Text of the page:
Eventually, the project was divided and the
portion of Sterling Highway from Mile 37 to
Mile 45 was upgraded. That left the fifteen mile
stretch of road between Miles 45 and 60, which
is wall-to-wall motorhomes in the summer.
One major issue was how alternate
routes would affect federal wilderness land.
Approving a transportation corridor through
designated wilderness requires presidential
review and congressional approval. In 2002,
President George W. Bush signed the Russian
River Land Act, allowing Alaska Native
Corporation Cook Inlet Regional, Inc. and the
Kenai National Wildlife Refuge to exchange
There’s another complication when a proposed road corridor goes through public recreational land, Luiken says. Under the Section 4(f) clause of the US DOT Act of 1966,
federal agencies are prohibited from using
land in publicly owned parks, recreation areas, wildlife and waterfowl refuges, and historic properties unless they have no feasible
and prudent alternative.
In the case of the proposed Juneau access
road, for example, Luiken says the state had
identified a preferred alternative route that
would have linked Juneau directly to the road
system in Canada. But a ruling in 2005 noted
that the preferred access route would disturb a portion of the National Park Service’s
Klondike Park south of Skagway.
Instead, the state was forced to go with an
alternative route that ends with a ferry terminal at the Katzehin River.
“That’s the kind of thing that can happen
with these federal agencies,” Luiken says.
“Since we had another alternative that didn’t
include a road all the way to Skagway, we had
to select that as a preferred alternative.”
In the case of the Sterling Highway re-
alignment, however, every alternative had a
4(f) issue, he says.
“And that just complicated it that much
more,” he says. “That’s what has driven the
time it’s taken to get to a final EIS.”
Between 2002 and 2017, there have been
approximately fifty-three agency meetings on
topics such as wildlife, impacts to trails and
other recreational activities, and land issues.
An additional twenty-three meetings were held
with tribal entities, according to DOT&PF.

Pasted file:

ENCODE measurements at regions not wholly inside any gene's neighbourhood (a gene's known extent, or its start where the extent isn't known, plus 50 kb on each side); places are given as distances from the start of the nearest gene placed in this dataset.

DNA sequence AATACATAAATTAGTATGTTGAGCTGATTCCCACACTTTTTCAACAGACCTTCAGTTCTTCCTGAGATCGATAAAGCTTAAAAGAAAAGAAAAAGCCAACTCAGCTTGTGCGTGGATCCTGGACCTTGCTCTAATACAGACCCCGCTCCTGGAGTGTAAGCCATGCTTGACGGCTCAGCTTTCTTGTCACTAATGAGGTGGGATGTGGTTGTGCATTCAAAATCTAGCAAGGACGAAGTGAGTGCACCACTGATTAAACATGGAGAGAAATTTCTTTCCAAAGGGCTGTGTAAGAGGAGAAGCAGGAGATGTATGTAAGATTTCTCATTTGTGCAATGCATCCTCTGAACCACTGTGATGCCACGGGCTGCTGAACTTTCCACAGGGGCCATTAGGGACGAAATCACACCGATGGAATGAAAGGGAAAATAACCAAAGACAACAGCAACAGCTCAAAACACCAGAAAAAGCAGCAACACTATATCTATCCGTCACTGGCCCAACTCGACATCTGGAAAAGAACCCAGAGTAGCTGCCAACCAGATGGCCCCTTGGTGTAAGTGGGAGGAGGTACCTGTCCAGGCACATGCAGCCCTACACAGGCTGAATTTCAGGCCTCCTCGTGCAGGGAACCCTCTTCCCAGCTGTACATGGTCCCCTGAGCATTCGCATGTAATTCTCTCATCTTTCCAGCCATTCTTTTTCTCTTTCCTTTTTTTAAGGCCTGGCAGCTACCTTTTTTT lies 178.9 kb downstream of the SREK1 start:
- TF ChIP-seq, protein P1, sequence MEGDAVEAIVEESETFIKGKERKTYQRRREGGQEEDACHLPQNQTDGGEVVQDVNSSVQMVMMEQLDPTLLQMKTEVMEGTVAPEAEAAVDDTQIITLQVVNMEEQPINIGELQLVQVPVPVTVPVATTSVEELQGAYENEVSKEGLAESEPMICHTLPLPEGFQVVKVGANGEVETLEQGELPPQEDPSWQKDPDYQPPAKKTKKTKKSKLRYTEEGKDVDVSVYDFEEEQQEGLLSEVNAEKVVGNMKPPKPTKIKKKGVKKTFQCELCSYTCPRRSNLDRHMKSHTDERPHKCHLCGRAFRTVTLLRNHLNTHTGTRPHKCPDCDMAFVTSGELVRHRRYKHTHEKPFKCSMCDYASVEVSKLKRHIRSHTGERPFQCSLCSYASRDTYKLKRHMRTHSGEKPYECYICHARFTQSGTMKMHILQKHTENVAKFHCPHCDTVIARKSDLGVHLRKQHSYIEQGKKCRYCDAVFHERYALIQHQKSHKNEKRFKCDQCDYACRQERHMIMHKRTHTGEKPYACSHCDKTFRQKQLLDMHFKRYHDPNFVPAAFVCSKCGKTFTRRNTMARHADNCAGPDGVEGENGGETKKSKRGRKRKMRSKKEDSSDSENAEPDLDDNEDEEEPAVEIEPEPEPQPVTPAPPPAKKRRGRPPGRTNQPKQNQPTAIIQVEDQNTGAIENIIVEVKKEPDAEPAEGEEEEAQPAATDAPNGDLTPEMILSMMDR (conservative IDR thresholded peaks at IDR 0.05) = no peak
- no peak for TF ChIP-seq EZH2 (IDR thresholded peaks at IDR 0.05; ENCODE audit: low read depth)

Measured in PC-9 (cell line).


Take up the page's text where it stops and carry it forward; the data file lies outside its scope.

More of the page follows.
By 2014, five alternatives had been scoped
for the Sterling Highway project, including a
“no build” alternative. One alternative was
chosen, but discarded after the EIS process
was completed in 2015 and the hundreds of
comments were evaluated. It looked like an-
other huge delay, but the state reached out to
the congressional delegation for help. They
took another look at the analysis, collected
comments, and identified a different route,
called the Juneau Creek Alternative. The final
EIS was signed in March and, at press time,
Luiken expected a record of decision to have
been made in May, “which is fantastic.”
Under the Juneau Creek Alternative, about
ten miles of highway would be rerouted high-
er on the mountain shoulders north of Coo-
per Landing, reconnecting with the existing
road at Mile 55. 5. A new bridge spanning
Juneau Creek Canyon would be the longest
single-span bridge in Alaska. Total cost is es-
timated to be about $280 million.
“What it reflects are some of the changes
this [Trump] administration are trying to
poke through. Where all of a sudden agen-
cies are bound to a timeline,” Luiken says.
“They’ve got a set amount of time where they
have to get the process done. Before that, it
was work it out until you work it out.”
Another change is that Alaska is now one
of a handful of states that can take over as the
King Cove to Cold Bay
lead agency on environmental documents.
“Every last one of them have seen huge time
savings by being that lead agency,” he says.